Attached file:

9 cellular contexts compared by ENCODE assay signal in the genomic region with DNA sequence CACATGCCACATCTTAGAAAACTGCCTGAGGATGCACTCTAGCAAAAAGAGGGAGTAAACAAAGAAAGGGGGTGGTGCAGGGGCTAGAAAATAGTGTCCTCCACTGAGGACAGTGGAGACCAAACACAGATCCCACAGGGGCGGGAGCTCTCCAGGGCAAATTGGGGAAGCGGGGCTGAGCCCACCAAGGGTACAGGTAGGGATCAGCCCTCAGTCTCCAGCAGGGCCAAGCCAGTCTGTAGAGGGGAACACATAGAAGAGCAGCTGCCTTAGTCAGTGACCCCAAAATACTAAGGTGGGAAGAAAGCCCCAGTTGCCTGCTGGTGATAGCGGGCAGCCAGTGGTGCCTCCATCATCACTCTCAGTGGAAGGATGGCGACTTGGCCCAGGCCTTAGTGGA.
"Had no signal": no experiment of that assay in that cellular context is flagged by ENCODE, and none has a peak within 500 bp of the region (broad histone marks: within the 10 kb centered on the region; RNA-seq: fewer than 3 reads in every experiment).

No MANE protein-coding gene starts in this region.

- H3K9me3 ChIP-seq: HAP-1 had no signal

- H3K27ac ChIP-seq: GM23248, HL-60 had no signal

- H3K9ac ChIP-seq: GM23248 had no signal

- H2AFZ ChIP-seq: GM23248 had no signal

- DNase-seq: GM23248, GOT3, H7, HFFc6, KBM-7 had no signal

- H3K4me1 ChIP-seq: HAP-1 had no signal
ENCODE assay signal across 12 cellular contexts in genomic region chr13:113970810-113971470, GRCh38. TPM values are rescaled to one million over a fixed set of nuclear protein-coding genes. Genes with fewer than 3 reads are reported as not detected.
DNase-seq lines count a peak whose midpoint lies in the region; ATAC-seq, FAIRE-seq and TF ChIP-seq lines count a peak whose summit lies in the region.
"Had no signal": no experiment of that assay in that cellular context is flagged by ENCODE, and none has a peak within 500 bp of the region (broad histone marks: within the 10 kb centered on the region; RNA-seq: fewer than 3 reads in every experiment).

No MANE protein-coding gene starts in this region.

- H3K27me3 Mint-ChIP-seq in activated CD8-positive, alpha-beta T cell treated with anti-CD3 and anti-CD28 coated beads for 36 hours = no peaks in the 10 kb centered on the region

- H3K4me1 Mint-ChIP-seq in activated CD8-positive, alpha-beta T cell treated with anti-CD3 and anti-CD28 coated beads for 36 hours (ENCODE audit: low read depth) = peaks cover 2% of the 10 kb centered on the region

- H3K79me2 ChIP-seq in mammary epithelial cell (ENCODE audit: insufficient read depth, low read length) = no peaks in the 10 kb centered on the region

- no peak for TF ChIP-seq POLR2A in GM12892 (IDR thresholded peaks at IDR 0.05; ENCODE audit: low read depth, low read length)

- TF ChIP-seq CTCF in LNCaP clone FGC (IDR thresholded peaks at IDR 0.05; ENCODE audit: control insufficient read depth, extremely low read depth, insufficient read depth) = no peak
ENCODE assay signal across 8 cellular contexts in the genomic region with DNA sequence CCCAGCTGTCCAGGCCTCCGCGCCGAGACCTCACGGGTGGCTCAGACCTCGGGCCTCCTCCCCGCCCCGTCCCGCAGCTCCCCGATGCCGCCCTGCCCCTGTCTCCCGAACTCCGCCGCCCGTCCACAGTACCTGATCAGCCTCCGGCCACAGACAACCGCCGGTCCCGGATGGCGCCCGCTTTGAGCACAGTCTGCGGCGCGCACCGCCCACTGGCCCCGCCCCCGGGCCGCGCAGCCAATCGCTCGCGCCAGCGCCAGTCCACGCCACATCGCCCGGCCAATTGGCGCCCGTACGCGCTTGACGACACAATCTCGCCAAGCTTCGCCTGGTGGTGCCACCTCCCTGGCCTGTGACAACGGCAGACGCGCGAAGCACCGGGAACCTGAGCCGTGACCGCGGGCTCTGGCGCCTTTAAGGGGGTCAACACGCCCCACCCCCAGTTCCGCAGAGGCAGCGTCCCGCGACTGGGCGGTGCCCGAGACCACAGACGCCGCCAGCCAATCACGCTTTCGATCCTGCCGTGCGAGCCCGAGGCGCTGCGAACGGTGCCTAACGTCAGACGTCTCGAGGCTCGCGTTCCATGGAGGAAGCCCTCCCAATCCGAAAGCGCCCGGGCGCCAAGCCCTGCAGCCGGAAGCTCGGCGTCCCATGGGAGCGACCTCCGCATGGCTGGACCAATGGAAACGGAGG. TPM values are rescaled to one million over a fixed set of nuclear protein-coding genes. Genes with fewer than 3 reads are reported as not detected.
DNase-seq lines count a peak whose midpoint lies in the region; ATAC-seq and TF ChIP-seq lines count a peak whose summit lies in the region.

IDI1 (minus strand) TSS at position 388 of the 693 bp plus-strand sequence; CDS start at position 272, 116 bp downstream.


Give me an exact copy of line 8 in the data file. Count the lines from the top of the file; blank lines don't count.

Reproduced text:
- DNase-seq: GM23248, GOT3, H7, HFFc6, KBM-7 had no signal